--Not to compare this weekend's prime time quarterbacks but, when Tom Brady puts up 3 points at home with Mike Evans, Chris Godwin, Antonio Brown, Scotty Mitchell and Rob Gronkowski, and Newton scores 30 on the road throwing to a 7th round injured tight end and a receiving corps made up entirely out of UDFAs, only one fan base has the right to be bellyachin'.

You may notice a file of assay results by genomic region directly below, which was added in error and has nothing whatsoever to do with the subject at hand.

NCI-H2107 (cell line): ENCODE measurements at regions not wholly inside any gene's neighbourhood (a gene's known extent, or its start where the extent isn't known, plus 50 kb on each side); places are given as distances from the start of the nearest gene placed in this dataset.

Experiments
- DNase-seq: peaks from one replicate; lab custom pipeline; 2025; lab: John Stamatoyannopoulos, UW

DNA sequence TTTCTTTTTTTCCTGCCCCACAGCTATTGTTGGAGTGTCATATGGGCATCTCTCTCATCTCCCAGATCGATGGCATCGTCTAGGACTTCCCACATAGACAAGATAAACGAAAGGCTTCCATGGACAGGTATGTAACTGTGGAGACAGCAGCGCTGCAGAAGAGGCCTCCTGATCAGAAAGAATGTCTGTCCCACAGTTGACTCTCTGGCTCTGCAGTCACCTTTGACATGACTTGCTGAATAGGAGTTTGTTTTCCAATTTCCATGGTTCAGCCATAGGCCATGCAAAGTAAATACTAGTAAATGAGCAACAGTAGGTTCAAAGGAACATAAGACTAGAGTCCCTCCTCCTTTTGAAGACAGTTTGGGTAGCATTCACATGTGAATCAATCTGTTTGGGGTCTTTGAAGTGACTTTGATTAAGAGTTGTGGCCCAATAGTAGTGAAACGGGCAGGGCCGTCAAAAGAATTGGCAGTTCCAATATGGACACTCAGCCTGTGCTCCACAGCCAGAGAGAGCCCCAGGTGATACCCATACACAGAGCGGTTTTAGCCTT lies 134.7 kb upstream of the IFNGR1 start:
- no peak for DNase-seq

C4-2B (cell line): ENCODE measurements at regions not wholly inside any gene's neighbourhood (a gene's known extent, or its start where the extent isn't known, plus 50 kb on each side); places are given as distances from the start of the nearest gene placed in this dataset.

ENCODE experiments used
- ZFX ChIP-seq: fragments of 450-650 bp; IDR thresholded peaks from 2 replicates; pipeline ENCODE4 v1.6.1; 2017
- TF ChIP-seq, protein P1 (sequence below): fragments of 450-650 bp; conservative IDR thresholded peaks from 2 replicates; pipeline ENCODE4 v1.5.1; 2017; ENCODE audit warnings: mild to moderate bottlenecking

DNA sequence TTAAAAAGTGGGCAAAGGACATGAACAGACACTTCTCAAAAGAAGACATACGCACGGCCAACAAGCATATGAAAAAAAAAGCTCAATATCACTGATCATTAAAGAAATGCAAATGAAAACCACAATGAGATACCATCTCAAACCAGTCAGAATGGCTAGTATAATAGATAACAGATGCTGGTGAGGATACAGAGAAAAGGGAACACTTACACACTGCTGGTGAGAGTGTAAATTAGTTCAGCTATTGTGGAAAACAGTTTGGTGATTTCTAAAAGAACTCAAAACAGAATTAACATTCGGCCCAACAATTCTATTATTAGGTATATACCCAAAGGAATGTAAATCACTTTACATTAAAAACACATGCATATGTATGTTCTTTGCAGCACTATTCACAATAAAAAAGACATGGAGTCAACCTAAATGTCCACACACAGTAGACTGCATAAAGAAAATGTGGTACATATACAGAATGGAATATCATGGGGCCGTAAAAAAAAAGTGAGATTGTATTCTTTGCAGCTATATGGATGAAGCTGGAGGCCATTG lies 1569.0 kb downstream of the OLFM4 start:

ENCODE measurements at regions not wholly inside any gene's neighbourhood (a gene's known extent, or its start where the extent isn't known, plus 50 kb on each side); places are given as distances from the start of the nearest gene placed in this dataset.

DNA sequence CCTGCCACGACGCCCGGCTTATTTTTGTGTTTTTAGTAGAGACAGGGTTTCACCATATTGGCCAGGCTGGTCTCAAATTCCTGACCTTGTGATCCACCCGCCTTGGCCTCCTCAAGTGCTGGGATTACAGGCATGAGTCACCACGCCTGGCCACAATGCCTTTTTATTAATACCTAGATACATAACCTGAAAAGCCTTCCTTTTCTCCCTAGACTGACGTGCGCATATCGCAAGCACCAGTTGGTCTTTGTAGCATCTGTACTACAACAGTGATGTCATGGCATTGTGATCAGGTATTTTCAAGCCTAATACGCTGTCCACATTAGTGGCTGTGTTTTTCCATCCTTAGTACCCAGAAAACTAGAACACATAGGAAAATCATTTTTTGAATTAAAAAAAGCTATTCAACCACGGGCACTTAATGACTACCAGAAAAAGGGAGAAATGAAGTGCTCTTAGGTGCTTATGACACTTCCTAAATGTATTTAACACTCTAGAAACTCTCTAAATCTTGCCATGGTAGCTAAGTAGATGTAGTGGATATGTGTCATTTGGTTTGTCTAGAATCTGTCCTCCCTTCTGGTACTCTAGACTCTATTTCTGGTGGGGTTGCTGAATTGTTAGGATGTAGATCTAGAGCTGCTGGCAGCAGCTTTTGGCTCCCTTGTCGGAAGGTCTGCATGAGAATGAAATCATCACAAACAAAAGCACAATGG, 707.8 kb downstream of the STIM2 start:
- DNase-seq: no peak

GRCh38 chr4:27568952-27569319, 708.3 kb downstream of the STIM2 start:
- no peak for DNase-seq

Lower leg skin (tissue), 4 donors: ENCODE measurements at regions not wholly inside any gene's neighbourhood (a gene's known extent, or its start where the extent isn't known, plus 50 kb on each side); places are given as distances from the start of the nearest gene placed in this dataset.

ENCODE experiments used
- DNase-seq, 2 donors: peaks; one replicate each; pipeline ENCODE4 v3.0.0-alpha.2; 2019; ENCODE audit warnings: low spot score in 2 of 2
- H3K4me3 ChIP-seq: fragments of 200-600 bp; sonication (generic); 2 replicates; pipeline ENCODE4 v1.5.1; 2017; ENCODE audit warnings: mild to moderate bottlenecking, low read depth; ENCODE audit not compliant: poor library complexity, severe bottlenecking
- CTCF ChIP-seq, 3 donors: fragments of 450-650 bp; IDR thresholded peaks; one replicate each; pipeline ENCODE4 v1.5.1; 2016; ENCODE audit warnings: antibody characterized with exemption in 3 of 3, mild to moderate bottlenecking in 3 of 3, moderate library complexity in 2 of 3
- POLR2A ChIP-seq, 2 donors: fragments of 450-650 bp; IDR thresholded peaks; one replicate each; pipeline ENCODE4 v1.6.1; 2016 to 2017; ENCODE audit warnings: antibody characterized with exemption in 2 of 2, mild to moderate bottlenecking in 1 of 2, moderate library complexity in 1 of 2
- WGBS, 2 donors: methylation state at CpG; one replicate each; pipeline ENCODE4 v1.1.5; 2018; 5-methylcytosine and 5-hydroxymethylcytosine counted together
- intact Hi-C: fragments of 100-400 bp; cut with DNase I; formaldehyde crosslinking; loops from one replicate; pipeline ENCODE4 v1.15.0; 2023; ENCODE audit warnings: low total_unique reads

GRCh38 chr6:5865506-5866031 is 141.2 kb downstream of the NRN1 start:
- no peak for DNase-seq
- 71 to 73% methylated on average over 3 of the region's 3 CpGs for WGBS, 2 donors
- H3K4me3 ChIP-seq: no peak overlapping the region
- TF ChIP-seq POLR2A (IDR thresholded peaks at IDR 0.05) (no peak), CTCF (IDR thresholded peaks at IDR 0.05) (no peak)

--Not that I don't understand. When the Pats were down 10 to start the 4th, I too felt the siren song of Trevor Lawrence. You could easily see losing this one, being one game in back of the Jets for that sweet, sweet top spot, with the tie breaker. But that's loserthink. We don't do that here. At least we haven't since the choice for No. 1 pick was between Drew Bledsoe and Rick Mirer, back in the Late Cretaceous Period. And I don't want to go back to that mindset. Not now, not ever. I don't know if it was coincidence or what, but yesterday the guy in line behind me was wearing a Patriots "Jambalaya" shirt. From 1996. I kid you not. That wasn't even much of a thing back then. But it was a sports radio promotion having to do with the Super Bowl being in New Orleans. Anyway, as I saw this slob standing way too close to me in his cargo shorts, grey hair, glasses and 24 year old shirt that he hasn't replaced in the nine Super Bowl trips and six wins since, it was like seeing an alternate timeline version of myself. And I had an epiphany. It told me that hoping to lose to get a higher draft pick instead of winning today would never be part of my life again. Thank you for bearing with me as I work through these personal issues. You're an important part of my therapy.